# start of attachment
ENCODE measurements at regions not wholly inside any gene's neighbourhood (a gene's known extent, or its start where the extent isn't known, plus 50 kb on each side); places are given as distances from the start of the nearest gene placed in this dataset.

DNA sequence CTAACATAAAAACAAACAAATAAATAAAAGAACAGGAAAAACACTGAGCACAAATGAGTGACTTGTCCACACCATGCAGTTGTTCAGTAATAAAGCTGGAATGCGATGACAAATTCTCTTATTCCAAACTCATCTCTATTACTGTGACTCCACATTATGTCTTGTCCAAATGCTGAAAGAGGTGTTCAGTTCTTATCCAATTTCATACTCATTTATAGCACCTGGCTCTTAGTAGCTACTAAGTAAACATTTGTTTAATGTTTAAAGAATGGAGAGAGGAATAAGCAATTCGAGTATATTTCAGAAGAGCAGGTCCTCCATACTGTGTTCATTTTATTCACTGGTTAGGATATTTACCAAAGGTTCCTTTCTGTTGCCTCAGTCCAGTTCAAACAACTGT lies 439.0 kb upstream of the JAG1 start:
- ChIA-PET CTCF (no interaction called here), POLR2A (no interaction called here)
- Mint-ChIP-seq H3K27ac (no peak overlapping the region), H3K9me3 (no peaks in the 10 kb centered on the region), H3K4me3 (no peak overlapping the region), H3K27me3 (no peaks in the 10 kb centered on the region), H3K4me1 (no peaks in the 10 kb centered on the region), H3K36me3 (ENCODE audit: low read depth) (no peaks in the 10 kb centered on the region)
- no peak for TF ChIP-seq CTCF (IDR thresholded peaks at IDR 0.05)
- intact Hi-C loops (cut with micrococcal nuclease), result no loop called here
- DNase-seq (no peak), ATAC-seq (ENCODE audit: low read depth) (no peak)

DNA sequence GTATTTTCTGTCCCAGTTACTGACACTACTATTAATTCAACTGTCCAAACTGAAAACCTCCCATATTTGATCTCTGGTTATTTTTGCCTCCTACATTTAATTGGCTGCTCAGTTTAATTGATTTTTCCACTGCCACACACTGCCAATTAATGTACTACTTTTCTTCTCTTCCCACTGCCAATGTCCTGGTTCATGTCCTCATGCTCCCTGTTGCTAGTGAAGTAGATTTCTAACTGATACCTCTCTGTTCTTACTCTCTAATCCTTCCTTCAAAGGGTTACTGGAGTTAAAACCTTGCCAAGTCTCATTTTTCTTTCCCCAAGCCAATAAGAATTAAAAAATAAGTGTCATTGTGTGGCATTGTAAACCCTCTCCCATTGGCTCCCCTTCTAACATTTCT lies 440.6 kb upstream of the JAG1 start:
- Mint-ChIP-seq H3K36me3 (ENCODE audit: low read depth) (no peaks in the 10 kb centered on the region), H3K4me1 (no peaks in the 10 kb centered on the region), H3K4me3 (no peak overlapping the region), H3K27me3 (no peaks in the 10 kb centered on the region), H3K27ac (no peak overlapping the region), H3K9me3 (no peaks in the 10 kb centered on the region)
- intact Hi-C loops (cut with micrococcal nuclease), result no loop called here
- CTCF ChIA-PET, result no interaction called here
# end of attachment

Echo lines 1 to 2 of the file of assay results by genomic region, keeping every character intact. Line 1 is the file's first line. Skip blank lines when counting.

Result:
ENCODE measurements at regions not wholly inside any gene's neighbourhood (a gene's known extent, or its start where the extent isn't known, plus 50 kb on each side); places are given as distances from the start of the nearest gene placed in this dataset.

DNA sequence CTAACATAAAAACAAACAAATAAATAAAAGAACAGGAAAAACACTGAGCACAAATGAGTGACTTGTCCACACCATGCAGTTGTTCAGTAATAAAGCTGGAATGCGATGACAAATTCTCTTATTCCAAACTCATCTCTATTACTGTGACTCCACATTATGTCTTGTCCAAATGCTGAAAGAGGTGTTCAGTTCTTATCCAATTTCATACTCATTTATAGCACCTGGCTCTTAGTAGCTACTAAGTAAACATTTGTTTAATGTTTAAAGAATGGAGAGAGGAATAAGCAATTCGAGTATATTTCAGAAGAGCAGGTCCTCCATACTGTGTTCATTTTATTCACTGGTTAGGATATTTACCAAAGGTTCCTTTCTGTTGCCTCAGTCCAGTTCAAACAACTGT lies 439.0 kb upstream of the JAG1 start: